New Medical Marijuana Law Raises Questions, Creates Potential Pitfalls for Arizona Employers
Arizona employers are already overwhelmed by copious workplace issues, challenges and drama. Recently, an employer’s job became even more complicated with the passage of Proposition 203-the Arizona Medical Marijuana Act (the “Act”).
The Act makes it legal in Arizona for individuals to qualify to receive and use marijuana to treat a variety of medical ailments. Keep in mind that the use and distribution of marijuana is illegal under federal law, and it remains illegal under Arizona law outside the context of this new law.
All this has important implications for employers and employees alike. In this article, I examine several key provisions of the Act impacting the workplace.
Provisions Protecting Employees
The Act states: “Unless a failure to do so would cause an employer to lose a monetary or licensing-related benefit under federal law or regulations, an employer may not discriminate against a person in hiring, termination or imposing any term or condition of employment or otherwise penalize a person based upon either: 1) the person’s status as a cardholder. 2) A registered qualifying patient’s positive drug test for marijuana components or metabolites, unless the patient used, possessed or was impaired by marijuana on the premises of the place of employment or during the hours of employment.”
This provision in the new law prevents employers from firing an employee who is a registered qualifying patient receiving and using marijuana for medical purposes.
An employer can take disciplinary action if the employee is caught doing the drug at the worksite and/or is determined to be under the influence during work hours. The Act further states that a registered qualifying patient cannot be considered “under the influence of marijuana solely (my emphasis) because of the presence of metabolites or components of marijuana that appear in insufficient concentration to cause impairment.”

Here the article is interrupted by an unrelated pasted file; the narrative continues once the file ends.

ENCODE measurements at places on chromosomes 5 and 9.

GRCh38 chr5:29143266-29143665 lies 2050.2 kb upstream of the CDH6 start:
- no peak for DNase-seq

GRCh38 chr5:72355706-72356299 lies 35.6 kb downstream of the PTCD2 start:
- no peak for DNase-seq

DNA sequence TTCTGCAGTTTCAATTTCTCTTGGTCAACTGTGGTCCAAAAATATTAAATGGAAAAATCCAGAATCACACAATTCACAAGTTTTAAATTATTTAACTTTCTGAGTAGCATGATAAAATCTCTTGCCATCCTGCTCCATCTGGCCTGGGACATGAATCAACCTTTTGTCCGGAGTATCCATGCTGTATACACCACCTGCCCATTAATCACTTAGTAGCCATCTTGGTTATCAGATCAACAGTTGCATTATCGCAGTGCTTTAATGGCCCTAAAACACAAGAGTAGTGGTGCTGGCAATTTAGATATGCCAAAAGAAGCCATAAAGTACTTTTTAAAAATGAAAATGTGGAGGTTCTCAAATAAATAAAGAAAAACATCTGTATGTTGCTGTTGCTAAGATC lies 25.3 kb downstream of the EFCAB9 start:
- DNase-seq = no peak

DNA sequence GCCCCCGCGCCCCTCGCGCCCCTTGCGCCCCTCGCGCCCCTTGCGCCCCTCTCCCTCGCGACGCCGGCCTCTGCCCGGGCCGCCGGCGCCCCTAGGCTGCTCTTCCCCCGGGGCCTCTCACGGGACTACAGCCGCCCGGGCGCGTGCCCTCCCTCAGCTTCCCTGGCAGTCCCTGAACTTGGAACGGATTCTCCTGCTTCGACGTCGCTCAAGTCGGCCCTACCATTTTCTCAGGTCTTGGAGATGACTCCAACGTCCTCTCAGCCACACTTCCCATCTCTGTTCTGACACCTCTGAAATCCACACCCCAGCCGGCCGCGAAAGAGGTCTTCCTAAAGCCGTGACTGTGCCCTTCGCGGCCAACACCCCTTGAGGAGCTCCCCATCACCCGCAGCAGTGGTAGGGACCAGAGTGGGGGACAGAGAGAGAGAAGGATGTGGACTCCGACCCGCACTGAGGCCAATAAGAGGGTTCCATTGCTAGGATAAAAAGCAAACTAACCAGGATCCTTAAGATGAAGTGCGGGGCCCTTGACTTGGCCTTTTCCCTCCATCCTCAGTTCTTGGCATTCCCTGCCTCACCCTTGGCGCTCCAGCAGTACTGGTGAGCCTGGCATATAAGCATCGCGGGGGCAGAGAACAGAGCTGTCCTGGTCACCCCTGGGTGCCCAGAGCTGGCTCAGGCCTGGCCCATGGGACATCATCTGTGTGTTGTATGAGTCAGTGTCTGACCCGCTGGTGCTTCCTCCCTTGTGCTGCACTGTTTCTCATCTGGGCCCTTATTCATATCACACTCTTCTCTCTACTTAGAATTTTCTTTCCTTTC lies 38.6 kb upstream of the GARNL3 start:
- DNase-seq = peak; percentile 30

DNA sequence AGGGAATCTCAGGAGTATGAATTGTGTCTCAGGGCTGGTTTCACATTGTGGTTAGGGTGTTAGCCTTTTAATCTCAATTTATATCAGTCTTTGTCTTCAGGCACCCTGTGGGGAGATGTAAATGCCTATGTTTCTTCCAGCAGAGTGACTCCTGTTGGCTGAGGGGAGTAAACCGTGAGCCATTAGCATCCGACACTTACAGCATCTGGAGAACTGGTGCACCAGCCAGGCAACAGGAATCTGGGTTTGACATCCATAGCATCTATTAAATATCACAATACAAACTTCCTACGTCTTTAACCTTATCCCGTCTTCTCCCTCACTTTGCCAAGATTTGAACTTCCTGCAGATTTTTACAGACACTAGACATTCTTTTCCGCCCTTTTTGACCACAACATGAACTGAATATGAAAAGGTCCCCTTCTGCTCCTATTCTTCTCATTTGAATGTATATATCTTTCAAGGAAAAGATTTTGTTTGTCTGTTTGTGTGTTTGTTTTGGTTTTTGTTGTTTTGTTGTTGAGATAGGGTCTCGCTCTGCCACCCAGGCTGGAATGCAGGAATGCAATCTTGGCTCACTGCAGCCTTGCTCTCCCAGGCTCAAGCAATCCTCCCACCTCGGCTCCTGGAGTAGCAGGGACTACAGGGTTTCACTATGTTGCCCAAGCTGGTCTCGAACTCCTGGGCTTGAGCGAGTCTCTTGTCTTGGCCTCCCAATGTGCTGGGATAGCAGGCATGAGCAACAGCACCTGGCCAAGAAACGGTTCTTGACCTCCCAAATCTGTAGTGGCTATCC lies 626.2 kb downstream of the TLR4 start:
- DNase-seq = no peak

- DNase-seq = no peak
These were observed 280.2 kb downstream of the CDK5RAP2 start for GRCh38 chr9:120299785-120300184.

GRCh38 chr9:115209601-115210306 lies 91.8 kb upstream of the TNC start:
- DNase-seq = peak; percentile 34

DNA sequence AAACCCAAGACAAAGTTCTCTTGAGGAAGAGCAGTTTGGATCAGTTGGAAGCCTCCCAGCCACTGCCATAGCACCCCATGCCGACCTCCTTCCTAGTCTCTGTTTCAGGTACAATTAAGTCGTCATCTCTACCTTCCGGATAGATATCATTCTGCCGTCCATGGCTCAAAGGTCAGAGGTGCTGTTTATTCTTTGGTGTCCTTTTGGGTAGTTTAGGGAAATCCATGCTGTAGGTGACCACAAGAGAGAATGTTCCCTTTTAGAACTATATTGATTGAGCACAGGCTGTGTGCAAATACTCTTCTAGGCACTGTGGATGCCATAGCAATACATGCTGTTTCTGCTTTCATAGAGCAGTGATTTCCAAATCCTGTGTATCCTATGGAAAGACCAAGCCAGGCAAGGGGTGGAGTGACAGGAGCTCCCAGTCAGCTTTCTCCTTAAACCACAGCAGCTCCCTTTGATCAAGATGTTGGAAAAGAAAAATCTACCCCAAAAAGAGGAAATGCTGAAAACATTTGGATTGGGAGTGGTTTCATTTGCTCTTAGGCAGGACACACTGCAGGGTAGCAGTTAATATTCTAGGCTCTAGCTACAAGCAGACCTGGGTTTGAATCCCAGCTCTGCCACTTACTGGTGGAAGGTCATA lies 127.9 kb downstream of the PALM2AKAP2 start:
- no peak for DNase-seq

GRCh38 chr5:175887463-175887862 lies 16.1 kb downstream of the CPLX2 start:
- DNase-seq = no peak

The litigation spawned by the phrase “in insufficient concentration to cause impairment” will be legion. It is unclear who will have the burden of proving use, possession or impairment, but given the law’s provisions, it will likely fall to the employer.
Provision Offering Some Protection for Employers
The new law says: “No school, landlord or employer may be penalized or denied any benefit under state law for enrolling, leasing to or employing a registered qualifying patient or a registered designated caregiver.”
What this provision purports to do is provide some comfort to employers who are concerned about their employees, now or in the future, qualifying as a patient who can legally receive and use medical marijuana and/or qualifying as a caregiver who can supply medical marijuana to qualifying patients.
This provision is limited to “state law” and offers no protection under federal law. Given that the state law and federal law are at clear odds with each other, employers should be cautious in their handling of this issue.
More Issues Involving Federal v. State Law
Arizona’s new law also raises questions and potential consequences for Arizona-based employers whose businesses rely on or benefit from federal contracts, federal grants and/or federal licensing. There is a real risk that the federal government could pull these associated benefits from the employer for violating federal law regarding marijuana use.
However, in October 2009, the Justice Department issued a memorandum suggesting that federal prosecutions related to medical marijuana use and distribution may be limited; this may sound like good news, but employers should proceed with caution because any possible prosecution or workplace drug-related review is subject to the federal government’s discretion.
For More Information
If, as an employer, you take nothing from this article except that the Arizona Medical Marijuana Act means great complexity for you, I have succeeded in my mission.
At the very least, you would be wise to examine the new law and review your employment practices and documents for any issues raised for your workplace by this new law.
If you have questions and/or need sage advice on this issue, contact Rob Haws, our firm’s resident employment law guru.
Robert D. Haws – 602-257-7976 – email@example.com
Rob practices in the area of employment law.